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Apart form its current publications, John Blake Publishing has a sizeable back list of acclaimed sporting titles. These include biographies of stars such as Roger Federer, WG Grace, Fernando Torres and Frankie Dettori. For more information, visit www.blake.co.uk



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Gironimo Riding the Very Terrible 1914 Tour of Italy By Tim Moore

Release date: 30th April, 2014
Publisher: Yellow Jersey Press

List Price: £14.99
Our Price: £10.34
You Save: £4.65 (31%)
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When confronted with sporting cheats, specifically those who succeed courtesy of a noxious cocktail of drugs, most of us shake our heads and tut in disgust. We’re unable to understand how sprinter X or tennis star Y can continue to fool his or her sport’s authorities when it’s plain that they’re born charlatans.

Tim Moore, who wrote French Revolutions, an hilarious account of tackling the Tour de France a dozen years ago, does disgust better than most.

Moore became so riled that Lance Armstrong and his ilk had sullied cycling’s reputation, that he embarked upon a one-man cleansing mission, his objective to show that injecting IPO or swallowing dozens of multi-coloured pills were not essential prerequisites for completing a grand tour.

Having ‘done’ le Tour, Moore decided his mission would be best served by cycling the route of the 1914 Giro d’Italia, all 3,162 kilometres of it. In the interest of authenticity, he tackled this monumental challenge (the Giro is considered the world’s toughest bike race) on a 100-year-old bike – that built himself.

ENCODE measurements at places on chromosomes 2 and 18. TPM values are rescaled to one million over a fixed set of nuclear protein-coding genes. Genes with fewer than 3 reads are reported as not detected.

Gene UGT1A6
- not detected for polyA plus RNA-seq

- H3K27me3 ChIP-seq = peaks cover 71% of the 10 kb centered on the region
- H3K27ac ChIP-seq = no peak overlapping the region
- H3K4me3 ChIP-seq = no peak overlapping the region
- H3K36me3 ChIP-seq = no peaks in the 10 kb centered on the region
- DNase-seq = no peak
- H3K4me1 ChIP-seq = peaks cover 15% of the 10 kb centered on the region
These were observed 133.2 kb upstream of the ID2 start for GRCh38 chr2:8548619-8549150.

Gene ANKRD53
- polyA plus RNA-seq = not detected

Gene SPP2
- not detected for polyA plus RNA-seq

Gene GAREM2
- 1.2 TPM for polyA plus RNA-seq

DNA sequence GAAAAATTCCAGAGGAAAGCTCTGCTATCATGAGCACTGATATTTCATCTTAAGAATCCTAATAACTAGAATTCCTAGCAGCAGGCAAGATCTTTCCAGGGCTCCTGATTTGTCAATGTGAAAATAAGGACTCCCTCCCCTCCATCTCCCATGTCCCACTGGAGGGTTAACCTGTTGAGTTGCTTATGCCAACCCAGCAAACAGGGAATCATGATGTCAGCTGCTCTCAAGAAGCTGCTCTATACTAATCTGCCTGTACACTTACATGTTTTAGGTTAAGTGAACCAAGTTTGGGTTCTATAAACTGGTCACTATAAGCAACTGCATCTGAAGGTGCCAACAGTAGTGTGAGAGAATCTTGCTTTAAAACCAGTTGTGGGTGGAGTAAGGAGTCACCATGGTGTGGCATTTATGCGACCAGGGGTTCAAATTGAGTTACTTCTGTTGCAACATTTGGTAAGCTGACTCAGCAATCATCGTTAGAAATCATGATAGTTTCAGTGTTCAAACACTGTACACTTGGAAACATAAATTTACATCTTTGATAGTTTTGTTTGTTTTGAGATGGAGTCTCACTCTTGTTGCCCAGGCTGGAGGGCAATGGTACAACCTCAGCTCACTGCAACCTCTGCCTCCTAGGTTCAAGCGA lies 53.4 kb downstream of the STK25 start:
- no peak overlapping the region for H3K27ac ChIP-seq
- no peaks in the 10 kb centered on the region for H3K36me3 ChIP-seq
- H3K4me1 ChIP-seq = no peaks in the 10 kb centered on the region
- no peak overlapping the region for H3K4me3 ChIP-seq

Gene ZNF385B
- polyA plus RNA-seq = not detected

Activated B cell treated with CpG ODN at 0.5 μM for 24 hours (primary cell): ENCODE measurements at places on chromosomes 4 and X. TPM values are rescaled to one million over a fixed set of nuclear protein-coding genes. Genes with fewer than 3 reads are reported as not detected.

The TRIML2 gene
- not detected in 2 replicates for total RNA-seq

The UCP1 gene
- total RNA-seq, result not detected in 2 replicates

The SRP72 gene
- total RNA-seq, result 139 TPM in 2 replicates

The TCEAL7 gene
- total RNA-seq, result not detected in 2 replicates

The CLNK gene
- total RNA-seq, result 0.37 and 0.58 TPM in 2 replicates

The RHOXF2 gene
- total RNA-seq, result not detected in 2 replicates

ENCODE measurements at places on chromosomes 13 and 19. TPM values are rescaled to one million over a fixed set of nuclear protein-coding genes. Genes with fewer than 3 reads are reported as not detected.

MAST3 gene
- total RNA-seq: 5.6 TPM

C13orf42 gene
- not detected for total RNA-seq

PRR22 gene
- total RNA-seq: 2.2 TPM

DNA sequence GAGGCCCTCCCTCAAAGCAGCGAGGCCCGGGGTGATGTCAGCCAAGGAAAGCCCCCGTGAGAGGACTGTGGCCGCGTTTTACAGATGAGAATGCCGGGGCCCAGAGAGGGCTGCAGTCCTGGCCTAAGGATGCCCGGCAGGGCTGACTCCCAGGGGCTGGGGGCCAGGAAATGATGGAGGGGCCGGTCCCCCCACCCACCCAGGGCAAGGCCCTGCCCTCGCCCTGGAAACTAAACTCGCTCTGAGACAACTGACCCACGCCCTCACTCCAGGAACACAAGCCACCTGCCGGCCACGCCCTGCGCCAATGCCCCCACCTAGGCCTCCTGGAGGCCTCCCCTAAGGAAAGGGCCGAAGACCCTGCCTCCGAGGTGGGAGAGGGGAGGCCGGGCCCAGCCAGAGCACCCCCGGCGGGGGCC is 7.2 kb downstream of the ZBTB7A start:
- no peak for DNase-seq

His exploits are captured in a wonderfully written, extremely funny book which mixes sporting prowess (or lack of it) and evocative, ‘I-want-to-go-there’ travelogue.

From heading across to Brittany to acquire a pile of ancient, rusty parts that would form the basis of a lovingly-restored bike, to describing a terrifying Alpine descent, or another near-miss with a crazy Italian motorist, Moore has the reader rooting for him, willing him to succeed.

His effortless peppering of phrases and similes season the narrative beautifully, so ensuring you read Gironimo with a permanent smile on your face. Realising, for example, the enormity of his self-imposed task twelve years after tackling le Tour, he writes, “At thirty-five, you can still cut it. At forty seven, you’ve forgotten where you put the scissors.”

For good measure, Moore decides to don period clothing, including a woollen jersey, for his epic journey on his ancient, pedal-powered machine.

Gironimo is a serious contender for sports book of the year. It’s also Radio Four’s ‘book of the week’ (12-16 May), while Moore is interviewed on Sports Book of the Month.com next week as the 2014 Giro d’Italia departs from Belfast.


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